Big data – big talk or big results?
Businesses, business analysts and commentators have been talking about what they call ‘Big Data’ for at least a decade now and the term is being applied to pretty much anything.
Precise definitions are hard to come by. The McKinsey Global Institute (MGI), amongst others, has settled for: ‘“Big data” refers to datasets whose size is beyond the ability of typical database software tools to capture, store, manage, and analyze;’ a definition so broad as to be almost meaningless.
If big data were simply about computational power then a reasonable response would be to wait for your CFO to budget for more server space and for Big Data to come to you. However more is not always better as any adult who gives a six year old unlimited quantities of ice cream will know.
Forget the hype for a moment. Big Data isn’t a magic bullet. But there are some real benefits to be had and not just in the most talked-up arenas of marketing and on-line business. There are also impressive gains to be made in traditional operations, such as supply chain management, which can be had from:
1) increased data transparency and faster access to data and calculations
2) faster and more detailed performance monitoring and exception identification
3) faster and more accurate decision-making using automated algorithms, as well as
4) faster and more accurate analyses
According to The McKinsey Global Institute applying big data solutions to supply chain management can add between 5% and 35% to operating margins.
Moreover the technology to process and analyse big data, technology which makes big data relevant and useful to your business, is already here. And, if you’re happy to sidestep the big legacy system providers and the premium you pay them for their “brand value”, then the technology you need is surprisingly affordable, even for Tier 2 and smaller companies.
Building Big Data Power With “RELEX Technology”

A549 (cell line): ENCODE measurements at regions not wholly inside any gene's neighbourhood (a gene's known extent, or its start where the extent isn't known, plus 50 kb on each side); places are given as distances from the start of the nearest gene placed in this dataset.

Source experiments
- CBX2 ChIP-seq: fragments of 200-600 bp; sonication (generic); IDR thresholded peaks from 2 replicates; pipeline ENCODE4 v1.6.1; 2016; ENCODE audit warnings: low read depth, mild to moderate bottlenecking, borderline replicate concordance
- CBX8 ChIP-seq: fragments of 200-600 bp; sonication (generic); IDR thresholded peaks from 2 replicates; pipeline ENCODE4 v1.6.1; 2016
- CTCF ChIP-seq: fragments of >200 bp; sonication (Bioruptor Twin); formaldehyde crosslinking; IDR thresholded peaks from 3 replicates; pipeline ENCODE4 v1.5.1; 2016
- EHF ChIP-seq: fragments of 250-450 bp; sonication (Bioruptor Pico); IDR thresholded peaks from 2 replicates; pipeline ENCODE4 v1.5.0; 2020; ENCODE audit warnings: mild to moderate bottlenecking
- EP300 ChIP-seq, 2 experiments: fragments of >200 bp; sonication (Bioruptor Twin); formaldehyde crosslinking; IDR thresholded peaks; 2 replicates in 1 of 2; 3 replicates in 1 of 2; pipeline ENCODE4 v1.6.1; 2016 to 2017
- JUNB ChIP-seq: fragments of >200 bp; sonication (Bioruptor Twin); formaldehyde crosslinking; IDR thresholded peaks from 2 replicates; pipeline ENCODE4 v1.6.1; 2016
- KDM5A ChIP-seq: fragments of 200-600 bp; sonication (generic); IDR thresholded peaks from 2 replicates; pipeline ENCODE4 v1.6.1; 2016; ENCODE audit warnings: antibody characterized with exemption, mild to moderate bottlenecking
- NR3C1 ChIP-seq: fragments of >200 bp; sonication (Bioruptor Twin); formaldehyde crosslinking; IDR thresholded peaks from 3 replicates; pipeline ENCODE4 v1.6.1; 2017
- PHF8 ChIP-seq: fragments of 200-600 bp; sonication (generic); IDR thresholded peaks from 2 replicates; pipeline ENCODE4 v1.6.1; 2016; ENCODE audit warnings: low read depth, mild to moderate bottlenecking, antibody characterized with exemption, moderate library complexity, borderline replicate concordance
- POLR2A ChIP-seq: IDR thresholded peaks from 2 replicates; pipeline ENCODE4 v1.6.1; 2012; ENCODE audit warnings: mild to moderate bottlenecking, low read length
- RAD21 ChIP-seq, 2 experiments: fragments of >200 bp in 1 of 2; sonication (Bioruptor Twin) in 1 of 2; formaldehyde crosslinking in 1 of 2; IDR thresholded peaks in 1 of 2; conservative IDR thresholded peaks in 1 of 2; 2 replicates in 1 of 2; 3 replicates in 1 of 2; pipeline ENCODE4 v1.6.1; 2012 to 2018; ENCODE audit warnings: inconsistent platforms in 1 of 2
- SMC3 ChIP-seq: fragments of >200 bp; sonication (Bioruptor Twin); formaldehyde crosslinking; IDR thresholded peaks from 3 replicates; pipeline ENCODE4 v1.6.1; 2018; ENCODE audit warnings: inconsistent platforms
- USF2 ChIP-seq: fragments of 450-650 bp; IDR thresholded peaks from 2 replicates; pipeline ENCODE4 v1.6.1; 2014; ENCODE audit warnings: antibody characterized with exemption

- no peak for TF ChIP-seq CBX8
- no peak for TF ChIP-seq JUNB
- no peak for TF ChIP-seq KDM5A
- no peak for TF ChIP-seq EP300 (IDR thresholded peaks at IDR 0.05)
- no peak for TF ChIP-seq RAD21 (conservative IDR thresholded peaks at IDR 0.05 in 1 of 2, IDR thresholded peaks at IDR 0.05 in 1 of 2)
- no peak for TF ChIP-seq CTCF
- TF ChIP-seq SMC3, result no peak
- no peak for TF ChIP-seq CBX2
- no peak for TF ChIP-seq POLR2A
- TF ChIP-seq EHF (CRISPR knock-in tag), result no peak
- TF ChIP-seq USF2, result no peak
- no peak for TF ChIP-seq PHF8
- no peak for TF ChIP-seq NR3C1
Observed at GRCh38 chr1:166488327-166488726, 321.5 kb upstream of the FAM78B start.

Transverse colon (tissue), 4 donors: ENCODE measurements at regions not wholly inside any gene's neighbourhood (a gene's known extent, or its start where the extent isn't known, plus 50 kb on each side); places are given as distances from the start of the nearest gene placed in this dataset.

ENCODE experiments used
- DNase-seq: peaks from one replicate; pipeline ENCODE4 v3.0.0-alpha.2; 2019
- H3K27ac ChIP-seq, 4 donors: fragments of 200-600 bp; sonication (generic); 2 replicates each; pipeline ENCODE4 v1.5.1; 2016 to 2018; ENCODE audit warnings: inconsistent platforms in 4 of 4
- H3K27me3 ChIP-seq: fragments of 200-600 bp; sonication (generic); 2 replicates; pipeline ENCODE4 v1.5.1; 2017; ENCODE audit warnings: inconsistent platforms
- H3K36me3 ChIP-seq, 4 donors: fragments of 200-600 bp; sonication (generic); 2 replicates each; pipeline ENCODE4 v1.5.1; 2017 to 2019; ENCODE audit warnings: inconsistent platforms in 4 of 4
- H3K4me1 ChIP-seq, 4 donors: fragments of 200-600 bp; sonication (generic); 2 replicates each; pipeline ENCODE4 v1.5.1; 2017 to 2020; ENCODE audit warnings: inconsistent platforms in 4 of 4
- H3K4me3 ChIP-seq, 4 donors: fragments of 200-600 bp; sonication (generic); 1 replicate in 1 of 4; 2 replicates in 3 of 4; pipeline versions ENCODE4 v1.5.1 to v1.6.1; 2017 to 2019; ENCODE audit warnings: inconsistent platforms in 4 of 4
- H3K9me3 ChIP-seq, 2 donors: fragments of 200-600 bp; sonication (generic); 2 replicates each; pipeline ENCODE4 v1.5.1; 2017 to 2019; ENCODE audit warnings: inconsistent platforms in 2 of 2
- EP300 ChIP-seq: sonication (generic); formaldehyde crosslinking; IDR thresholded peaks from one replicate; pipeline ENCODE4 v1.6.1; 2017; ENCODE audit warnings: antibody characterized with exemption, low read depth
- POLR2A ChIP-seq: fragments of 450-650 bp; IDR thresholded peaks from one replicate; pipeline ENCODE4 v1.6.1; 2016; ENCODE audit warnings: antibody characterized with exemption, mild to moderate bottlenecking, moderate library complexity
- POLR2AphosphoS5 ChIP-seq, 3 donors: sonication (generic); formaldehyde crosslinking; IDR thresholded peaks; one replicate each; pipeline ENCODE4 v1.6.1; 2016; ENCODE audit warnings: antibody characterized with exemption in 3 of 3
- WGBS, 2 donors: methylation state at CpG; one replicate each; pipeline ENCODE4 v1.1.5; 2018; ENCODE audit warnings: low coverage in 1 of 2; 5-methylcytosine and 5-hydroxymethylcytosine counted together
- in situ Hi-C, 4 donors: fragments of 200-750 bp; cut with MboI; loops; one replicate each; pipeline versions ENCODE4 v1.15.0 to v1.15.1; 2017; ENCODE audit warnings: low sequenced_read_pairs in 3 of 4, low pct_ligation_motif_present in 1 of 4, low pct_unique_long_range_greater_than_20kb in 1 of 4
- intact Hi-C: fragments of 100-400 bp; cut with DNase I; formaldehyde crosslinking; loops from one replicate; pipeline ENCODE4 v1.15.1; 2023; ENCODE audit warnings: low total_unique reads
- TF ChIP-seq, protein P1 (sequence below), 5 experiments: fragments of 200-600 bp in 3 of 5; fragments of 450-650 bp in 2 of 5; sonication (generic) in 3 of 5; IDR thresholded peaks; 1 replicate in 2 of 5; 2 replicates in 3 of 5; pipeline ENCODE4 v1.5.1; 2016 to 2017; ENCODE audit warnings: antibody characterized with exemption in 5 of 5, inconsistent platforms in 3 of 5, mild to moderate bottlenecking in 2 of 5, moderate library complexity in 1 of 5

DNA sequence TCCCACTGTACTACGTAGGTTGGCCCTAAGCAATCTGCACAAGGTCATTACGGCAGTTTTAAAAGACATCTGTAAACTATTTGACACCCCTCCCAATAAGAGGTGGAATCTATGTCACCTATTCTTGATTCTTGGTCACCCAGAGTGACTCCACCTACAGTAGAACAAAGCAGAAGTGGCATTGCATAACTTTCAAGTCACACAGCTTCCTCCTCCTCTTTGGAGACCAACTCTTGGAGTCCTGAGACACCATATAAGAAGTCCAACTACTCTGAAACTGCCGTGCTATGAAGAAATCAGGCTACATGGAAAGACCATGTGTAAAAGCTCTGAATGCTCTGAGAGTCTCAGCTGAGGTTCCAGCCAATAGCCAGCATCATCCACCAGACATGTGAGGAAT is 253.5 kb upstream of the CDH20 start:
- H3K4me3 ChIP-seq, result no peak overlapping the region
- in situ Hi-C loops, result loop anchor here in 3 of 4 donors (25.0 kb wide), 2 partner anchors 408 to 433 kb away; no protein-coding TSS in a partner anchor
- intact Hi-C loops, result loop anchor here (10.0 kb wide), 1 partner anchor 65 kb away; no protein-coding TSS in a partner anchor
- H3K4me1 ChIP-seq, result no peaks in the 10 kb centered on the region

Retail has always generated information aplenty and in the digital era this data has multiplied and become increasingly accessible. RELEX’s technology uses advanced algorithms and analytics that can turn this data into a powerful resource providing better forecasting, dynamic snapshots of a business in real-time and instantaneous illustrations of the impact of supply chain decisions.
The key elements of RELEX’s technology are illustrated in the figure below.
Figure 1: Data is stored in a columnar layout, facilitating aggressive compression through the use of domain-specific data patterns. This allows running the entire data in-memory, which coupled with running all time-consuming operations in parallel, results in superfast calculations and performance.
A database table essentially works in two dimensions: rows and columns. Computer memory, such as a hard drive, only has one dimension – much in the way that old fashioned audio cassettes were linear. This means that all data has to be serialized into a one-dimensional data stream before it can be stored in memory or on disk.
There are two principal alternatives for serializing a database table into a one-dimensional data stream: row layout and column layout. Most traditional relational databases use the row layout.
Row layout means that database table rows are written one by one in a stream of information; each row in turn in its entirety with all its columns. For applications that typically need to process all or most columns of each row at a time, this is good. For example, if a table records personal data, the application might always need the name, gender, year of birth, address, etc. for each person processed. When the data representing a person is found in memory or disk, all this data is available next to each other.
In column layout, each column is written to the data stream in turn; so first all rows for column 1, then all rows for column 2, and so forth. This is typically ideal for analysis applications, where a table might have tens or even hundreds of columns, but where only a few of them generally need to be read at a time, but those that do need to be read are read across a large number of rows. If row layout is used – keeping the tape analogy in mind – reading a single column for every row means we have to scan through every column of every row. If column layout is used instead, it is possible to fetch the data for only a single column without wasting time scanning through the data in all the other columns.
Another benefit of using column layout is that values of the same data type are now adjacent in memory or on disk, which makes compressing the data more efficient. In row layout, adjacent values may represent different data types (for example, person’s name and year of birth), which makes compression less efficient.